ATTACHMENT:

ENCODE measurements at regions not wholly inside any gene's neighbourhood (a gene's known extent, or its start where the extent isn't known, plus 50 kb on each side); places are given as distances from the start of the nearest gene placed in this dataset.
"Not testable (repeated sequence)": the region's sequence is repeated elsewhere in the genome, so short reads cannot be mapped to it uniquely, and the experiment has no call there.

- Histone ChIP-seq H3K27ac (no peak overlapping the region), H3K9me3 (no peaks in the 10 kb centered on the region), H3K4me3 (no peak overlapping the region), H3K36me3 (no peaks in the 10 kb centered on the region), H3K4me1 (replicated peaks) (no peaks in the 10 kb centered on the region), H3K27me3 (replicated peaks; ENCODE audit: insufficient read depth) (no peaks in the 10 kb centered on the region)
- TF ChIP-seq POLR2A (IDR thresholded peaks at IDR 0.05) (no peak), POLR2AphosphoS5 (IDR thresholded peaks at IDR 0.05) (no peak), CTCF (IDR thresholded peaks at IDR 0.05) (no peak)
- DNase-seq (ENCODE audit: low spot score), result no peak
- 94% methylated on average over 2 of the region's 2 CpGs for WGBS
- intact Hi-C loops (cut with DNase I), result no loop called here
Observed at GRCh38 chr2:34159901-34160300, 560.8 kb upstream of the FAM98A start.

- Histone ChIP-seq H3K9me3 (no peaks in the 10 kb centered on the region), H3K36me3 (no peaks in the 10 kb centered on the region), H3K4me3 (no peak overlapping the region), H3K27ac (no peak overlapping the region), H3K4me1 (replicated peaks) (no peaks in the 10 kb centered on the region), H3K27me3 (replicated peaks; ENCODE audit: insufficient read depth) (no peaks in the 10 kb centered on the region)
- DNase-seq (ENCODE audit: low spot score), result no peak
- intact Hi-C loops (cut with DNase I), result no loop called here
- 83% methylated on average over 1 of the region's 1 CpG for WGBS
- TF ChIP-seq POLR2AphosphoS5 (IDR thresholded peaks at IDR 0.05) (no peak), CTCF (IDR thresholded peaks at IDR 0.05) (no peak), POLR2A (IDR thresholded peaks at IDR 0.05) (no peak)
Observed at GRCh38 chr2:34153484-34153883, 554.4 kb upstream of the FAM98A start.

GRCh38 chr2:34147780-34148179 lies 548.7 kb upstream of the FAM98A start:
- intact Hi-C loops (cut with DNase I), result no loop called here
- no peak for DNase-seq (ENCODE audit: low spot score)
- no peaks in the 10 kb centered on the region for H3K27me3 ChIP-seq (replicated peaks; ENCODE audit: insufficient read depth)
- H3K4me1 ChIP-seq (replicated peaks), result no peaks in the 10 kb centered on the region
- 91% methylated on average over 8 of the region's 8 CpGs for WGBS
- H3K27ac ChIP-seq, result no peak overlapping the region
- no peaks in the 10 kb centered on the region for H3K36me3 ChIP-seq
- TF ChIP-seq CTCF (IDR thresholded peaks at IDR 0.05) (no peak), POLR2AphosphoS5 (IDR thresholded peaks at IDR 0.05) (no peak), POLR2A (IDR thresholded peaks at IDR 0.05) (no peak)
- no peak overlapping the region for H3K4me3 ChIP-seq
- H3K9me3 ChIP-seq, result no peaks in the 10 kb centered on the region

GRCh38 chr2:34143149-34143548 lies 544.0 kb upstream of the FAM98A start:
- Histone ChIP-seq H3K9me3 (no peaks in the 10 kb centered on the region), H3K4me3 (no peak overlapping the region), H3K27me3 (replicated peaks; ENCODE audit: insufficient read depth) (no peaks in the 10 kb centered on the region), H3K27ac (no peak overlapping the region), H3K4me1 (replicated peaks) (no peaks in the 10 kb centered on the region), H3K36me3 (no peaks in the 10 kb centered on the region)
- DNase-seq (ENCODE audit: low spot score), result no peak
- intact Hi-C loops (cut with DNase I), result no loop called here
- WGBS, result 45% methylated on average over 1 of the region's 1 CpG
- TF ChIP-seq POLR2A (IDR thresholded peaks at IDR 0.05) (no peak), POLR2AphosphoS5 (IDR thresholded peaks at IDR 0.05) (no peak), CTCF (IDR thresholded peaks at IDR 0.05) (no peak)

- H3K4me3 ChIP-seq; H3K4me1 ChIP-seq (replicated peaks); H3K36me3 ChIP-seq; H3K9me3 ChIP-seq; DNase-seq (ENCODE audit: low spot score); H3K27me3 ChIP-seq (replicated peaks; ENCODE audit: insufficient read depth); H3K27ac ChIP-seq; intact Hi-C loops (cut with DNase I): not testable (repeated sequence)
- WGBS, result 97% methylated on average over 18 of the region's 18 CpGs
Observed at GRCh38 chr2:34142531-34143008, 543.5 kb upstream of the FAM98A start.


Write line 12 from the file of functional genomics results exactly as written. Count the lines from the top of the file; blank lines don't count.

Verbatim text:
- 83% methylated on average over 1 of the region's 1 CpG for WGBS